Eye patches and swashbucklers were in rowdy evidence, and so, too, the roar of faux cannons. Euphoric pirates toted euphoric beverages. Police kept an eye out for mayhem. And mayhem — well, it kept an eye out for the police.
And then those flying plastic beads, treasured beyond most measures of reason.
Yup, it must be Gasparilla.
Perfect weather greeted boisterous crowds Saturday for the Seminole Hard Rock Gasparilla Pirate Fest parade that wound from Bayshore Boulevard to downtown Tampa in a loud, lively and mostly well-behaved procession of pirate-inspired merriment.
In a departure from previous years, Tampa police issued citations for anyone caught with an open container of alcohol rather than make arrests, while maintaining a zero-tolerance policy for underage drinking.
Arrests were down substantially from previous years. Tampa police said they made about 52 arrests, compared with more than 340 last year. Most arrests were misdemeanors. Police issued 302 citations — similar to traffic tickets — for carrying an open container of alcohol. In addition, eight people were arrested for boating under the influence.
Tampa police said they arrested only two juveniles for underage drinking this year, compared with the average of 80 to 90 in previous years, perhaps because of an alcohol education campaign for Tampa students.
Otherwise no major incidents spoiled the festivities, police said.
• • •
Sasha Ozgood, 33, comes to Gasparilla from Arizona every year. He has been doing it for at least five years.
But for six months before every visit, he starts letting his beard grow out. The beard was the natural part of the full pirate garb he sported.
"This is the premier event of the year," he said. "It's bigger than Mardi Gras."
Tampa people are just friendlier, he said. "God loves Tampa because God loves Gasparilla," he declared.
• • •
Two weeks ago, Jon Almodovar tore his Achilles tendon playing soccer. It looked like he was going to have to miss his first Gasparilla in years. His friends weren't going to let that happen.
A group of them built Almodovar, 29, the ultimate Gasparilla ride: a plush green recliner, resting atop a rolling rig.
Together, they rolled him down Howard Avenue to Bayshore Boulevard and back again — his leg in a brace on his throne. By 4 p.m., his neck was bulging with beads.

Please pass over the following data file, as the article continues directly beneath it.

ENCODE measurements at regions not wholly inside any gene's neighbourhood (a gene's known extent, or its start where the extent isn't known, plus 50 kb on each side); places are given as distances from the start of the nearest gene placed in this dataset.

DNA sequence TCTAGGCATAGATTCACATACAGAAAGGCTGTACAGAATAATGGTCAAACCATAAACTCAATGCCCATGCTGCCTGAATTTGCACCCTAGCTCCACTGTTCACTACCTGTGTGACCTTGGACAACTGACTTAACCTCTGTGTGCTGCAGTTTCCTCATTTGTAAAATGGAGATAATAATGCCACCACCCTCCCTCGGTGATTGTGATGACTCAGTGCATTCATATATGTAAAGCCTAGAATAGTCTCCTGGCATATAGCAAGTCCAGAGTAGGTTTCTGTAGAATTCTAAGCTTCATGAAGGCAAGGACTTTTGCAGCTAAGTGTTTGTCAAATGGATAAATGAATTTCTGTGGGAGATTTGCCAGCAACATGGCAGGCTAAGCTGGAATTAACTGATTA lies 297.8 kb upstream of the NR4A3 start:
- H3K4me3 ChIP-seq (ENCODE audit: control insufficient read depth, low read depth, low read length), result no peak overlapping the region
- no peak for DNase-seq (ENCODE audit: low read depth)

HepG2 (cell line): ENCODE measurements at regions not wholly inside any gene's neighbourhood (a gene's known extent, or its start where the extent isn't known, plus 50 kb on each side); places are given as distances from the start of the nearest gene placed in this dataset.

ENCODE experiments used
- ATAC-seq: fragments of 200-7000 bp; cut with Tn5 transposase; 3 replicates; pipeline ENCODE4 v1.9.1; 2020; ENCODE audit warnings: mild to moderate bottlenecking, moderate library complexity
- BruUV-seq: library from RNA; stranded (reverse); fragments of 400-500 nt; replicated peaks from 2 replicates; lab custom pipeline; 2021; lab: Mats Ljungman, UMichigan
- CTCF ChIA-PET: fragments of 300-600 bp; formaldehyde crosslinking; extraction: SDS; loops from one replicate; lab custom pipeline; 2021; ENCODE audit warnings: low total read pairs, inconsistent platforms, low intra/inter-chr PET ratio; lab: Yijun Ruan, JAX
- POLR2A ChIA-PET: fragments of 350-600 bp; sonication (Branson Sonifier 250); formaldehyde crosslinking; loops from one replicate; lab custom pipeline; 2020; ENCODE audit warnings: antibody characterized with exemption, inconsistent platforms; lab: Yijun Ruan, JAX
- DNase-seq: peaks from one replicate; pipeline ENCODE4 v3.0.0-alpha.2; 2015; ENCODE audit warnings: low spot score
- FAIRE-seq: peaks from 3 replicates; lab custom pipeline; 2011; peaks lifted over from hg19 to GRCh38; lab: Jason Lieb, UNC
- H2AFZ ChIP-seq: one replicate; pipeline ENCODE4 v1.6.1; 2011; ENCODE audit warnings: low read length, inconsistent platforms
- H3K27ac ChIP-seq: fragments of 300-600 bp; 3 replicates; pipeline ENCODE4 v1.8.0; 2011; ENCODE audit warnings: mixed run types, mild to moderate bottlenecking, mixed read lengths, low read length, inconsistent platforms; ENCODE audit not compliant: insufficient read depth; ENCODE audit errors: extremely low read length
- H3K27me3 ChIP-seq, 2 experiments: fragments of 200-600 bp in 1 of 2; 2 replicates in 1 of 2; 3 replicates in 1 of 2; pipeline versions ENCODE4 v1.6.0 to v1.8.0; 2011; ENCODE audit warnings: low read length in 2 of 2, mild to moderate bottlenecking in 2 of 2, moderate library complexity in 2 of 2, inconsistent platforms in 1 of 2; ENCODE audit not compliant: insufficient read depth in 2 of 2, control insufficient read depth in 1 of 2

• • •
She has been going to Gasparilla for a half-dozen years, but this is the first time Tampa resident Jen Arnao brought the kids. They missed the Gasparilla Children's Parade last week, so the children — ages 7, 8 and 9 — were in tow Saturday. "I think it's okay as long as we keep them close," Arnao said. "There's a lot of drunk idiots here."
• • •
Geoffrey Zakarian, who won last season's Iron Chef competition on the Food Network, has visited Tampa several times to see his in-laws, who live here. But this was his first Gasparilla. And he said he loved it.
Zakarian, who was attending a private party at his sister-in-law's Bayshore Boulevard home, served up two cocktails — a Mad Man cosmopolitan that includes rum and mandarin juice and a Gold Rush with honey and bourbon — and confirmed some news.
Already the chef-partner at the Lambs Club and the National Bar and Dining Rooms in New York and the Tudor House in Miami Beach, Zakarian said he likes Tampa so much that he's scouting locations for a restaurant here, too.
• • •
Then there was Pineapple Man, otherwise named Chris Hall. "It builds character," Hall said when asked why he carried the fruit. "But really, it's an ice-breaker with women." Hall, 26, and his friends have been coming to Gasparilla from New York for five years. At the end of the day, if the pineapple he carried survived, Hall planned to eat it.
• • •
It is the accessory du jour for the well-prepared pirate: the CamelBak.
Josh McAndersen, 23, of Orlando filled his bottle with Captain Morgan. Ron Shaw, 25, of Columbia, S.C., had Captain Morgan and Mountain Dew. Cody Khork, 21, a student at Florida Southern in Lakeland, had a batch of "Venom": green Hawaiian Punch, green Monster energy drink, a Limeade vodka, Everclear and grapefruit soda.
For some people, a CamelBak wasn't enough.
Angela Rossiter and her friends brought a virtual bar, spread out across four backpacks: Pinnacle Whipped Cream Vodka, cans of Gubna IPA, several types of rum and red Solo cups, plus mixers including fruity protein drinks.
Said Rossiter, 25, of Tampa: "I spent enough years drinking warm rum out of a CamelBak."
• • •
Well before the pirate ship Jose Gasparilla could be spotted from the Tampa Convention Center, its cannons could be heard booming. From her perch near the Platt Street Bridge, 5-year-old Hanna Varga, wearing purple beads, vowed to fight them off. But as the ship got closer and the booms got louder, she screamed.
"She was really brave before, but I think now that they are almost here she changed her mind," said her mom, Sarah Varga from Clearwater.
• • •
Politicking along the parade was discouraged by organizers, but with the Florida Republican presidential preference primary coming up on Tuesday, supporters for at least one candidate could not resist: A yellow plane towing a banner — "Vote Ron Paul" — flew overhead.
Gov. Rick Scott made the rounds at the Tampa Yacht & Country Club early in the day without the requisite pirate attire or beads. He wore a buttoned-down shirt and khakis. Members of Ye Mystic Krewe of Gasparilla, their families and friends and members of the yacht club gathered to eat, drink and put on makeup before setting off on the pirate invasion.
What did the estimated 1,700 people expect for breakfast on Gasparilla? So many scrambled eggs that chefs use shovels to cook them. Sausages. And yes, fried chicken.
The most popular cocktail to get the day started, said yacht club general manger Scott Fairbairn, is the club's signature milk punch. They go through about 60 gallons of that.
And another 50 gallons of Bloody Marys.
Times staff writer Amy Scherzer contributed to this report.